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6 Spiders You DO NOT Want To Meet & Where They Live

1) Brown Widow Spider

brown_widow_spider_large-700x474If you grew up in the Midwest, you probably are used to seeing daddy long leg spiders anywhere and everywhere, and those basement creepy crawlers aren’t foreign to you either.

Although those might haunt you in your sleep, wait until you see these next six arachnids.

They say you swallow eight spiders in your sleep over the course of your lifetime.

Let’s hope it’s not any of these!

The brown widow spider, also known as the brown button or grey widow spider, is a cousin of the black widow spider.

It originates from South Africa and you can usually find them in everyday places, like buildings, and also tropical areas.

These spiders can be found in South Africa, the United States, Australia, Afghanistan, China, Japan, Tanzania, DR, Cyprus, Costa Rica, El Salvador, and Brazil.

Like the black widow, brown widows have a neurotoxic venom that is just as toxic as theirs.

However, the brown widow bites are usually not very dangerous. The effects of the toxin, which acts on nerve endings, is usually confined to the bite area and surrounding tissue.

2) Australian Funnel Web Spider

r0_3_1200_678_w1200_h678_fmax-e1460860958844Also known as atracinae, this spider is native to Australia.

The bite of this spider is venomous, and could be potentially deadly.

Though they are only 1-5 cm. in length, their fangs are quite large and dangerous.

The funnel-webs make burrows in moist, cool, sheltered habitats, under rocks and in rotting logs, some in rough-barked trees.

Unlike some spiders, they do not build lids to their burrows, so be careful!

3) Black Widow Spider

image_3464e-Spider-Web-DNA-700x446Talk about too much information…

The black widow behavior is sometimes that of sexual cannibalism, where the female eats the male after mating (hence the name “widow”).

This is thought to increase the odds of their offspring.

However, most of this research was done when the spiders were in cages and the male could not escape. This behavior is not typical in the wild.

The black widows are found worldwide, which is bad news to us all, because their bites are venomous.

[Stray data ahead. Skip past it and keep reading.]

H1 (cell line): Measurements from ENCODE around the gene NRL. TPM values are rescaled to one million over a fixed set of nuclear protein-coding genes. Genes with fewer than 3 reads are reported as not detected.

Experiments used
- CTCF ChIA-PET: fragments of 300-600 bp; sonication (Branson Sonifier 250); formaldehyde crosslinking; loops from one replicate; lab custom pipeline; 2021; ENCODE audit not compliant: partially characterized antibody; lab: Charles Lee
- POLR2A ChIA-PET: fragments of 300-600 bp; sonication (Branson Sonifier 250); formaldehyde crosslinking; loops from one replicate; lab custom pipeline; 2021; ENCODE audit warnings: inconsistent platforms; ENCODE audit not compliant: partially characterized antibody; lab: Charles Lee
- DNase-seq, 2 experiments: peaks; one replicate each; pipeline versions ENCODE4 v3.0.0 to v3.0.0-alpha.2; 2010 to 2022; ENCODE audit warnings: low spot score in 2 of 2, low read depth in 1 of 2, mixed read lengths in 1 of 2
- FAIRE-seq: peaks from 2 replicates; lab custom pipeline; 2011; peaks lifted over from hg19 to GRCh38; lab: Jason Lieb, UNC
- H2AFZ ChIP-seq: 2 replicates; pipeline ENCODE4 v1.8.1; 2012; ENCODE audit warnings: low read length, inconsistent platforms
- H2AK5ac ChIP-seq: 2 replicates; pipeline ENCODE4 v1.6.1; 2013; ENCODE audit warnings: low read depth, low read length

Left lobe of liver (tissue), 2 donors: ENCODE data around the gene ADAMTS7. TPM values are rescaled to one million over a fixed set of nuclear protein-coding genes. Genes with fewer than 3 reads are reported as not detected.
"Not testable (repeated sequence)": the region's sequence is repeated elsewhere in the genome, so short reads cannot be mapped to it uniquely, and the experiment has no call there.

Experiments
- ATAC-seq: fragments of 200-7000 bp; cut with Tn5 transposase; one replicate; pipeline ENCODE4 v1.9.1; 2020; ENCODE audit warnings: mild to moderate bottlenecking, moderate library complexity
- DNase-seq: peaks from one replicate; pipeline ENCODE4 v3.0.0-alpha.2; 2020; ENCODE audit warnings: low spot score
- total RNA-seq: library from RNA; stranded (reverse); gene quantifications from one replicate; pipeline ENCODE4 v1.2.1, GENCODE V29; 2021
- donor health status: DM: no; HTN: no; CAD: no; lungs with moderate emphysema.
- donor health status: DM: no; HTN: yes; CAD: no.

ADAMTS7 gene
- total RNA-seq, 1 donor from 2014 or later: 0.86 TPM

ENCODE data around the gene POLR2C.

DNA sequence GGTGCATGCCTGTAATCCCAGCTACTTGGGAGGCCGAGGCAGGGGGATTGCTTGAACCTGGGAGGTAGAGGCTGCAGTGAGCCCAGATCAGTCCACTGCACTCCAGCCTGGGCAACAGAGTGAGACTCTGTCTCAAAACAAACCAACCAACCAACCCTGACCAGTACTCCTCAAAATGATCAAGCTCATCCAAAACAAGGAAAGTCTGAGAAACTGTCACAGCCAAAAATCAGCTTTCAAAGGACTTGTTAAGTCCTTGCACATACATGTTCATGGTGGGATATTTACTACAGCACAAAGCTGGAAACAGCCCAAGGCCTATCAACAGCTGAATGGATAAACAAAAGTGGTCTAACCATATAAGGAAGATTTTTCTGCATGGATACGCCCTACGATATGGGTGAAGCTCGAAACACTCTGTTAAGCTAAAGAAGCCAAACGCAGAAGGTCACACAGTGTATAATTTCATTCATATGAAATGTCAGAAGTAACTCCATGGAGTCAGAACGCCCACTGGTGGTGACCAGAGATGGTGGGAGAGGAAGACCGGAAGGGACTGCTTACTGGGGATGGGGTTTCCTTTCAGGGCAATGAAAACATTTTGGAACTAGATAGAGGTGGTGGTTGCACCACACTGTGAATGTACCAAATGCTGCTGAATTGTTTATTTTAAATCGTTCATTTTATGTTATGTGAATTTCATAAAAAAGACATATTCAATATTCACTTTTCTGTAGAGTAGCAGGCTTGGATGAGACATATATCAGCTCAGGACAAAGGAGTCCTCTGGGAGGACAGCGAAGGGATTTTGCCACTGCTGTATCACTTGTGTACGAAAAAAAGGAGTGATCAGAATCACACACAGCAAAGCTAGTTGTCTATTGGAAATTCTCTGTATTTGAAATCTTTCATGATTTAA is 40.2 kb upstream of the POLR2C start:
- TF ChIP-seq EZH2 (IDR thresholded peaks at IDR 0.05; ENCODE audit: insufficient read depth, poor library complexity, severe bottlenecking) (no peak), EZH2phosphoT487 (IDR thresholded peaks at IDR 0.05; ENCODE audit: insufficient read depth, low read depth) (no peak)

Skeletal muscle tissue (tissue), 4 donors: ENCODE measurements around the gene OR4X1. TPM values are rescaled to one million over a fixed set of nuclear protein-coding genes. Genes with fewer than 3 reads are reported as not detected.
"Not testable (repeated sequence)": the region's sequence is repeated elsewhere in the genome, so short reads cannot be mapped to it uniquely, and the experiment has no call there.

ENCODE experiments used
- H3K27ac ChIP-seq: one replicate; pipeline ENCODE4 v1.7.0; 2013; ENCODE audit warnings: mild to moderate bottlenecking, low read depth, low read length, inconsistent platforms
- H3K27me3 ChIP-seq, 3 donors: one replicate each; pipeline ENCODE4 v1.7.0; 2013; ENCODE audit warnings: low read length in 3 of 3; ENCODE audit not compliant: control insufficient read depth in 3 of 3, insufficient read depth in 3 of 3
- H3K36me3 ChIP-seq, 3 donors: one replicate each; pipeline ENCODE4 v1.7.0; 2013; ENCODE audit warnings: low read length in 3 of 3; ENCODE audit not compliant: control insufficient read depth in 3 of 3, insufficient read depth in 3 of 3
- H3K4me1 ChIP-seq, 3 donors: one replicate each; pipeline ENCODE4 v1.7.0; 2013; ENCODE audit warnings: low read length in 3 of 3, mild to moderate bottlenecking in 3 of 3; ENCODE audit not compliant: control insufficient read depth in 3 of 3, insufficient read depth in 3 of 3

In a household, they will live in dimly lit places, like a garage or a dark corner.

Contrary to popular belief, however, you are not likely to die from a black widow bite.

Usually antivenom is given to you for pain relief, which you can experience in your muscles.

Female bites are the most dangerous to humans. You can spot a female by their dark color and reddish-hourglass-shaped markings on the abdomen.

These spiders have very bad eyesight.

4) Brown Recluse Spider

brown-recluse-vineyard-e1460860943907The brown recluse, also called the violin spider,is a spider with necrotic venom.

They are usually between 6-20 mm and can be found across the United States in states like Nebraska, Ohio, Indiana, Kentucky, and Illinois.

They range in color from white to dark brown or blackish gray.

Their webs can mostly be found in woodpiles, sheds, closets, garages, cellars, etc.

When in a household, they seem to favor cardboard or shoes.

Although it is unlikely for the brown recluse to bite, when they do, their bites can be deadly.

They may not be immediate painful, but will be over time.

5) Six-Eyed Sand Spider

Six-Eyed-Sand-Spider-bites-e1460860949320The six-eyed sand spider is up to 50mm long and found in deserts and sandy places in southern Africa.

Bites are uncommon to humans, but there are serious bites that have caused animals to pass.

6) Brazilian Wandering Spider

brazilian-wandering-spider-1-e1460862292494

Yikes!

Now this looks like something you don’t want to cross paths with!

This spider, also known as a banana spider, is an aggressive and venomous spider found in the jungles of South and Central America.

They are one of the world’s most venomous spiders, but there is an antivenom available, so death is unlikely.

 

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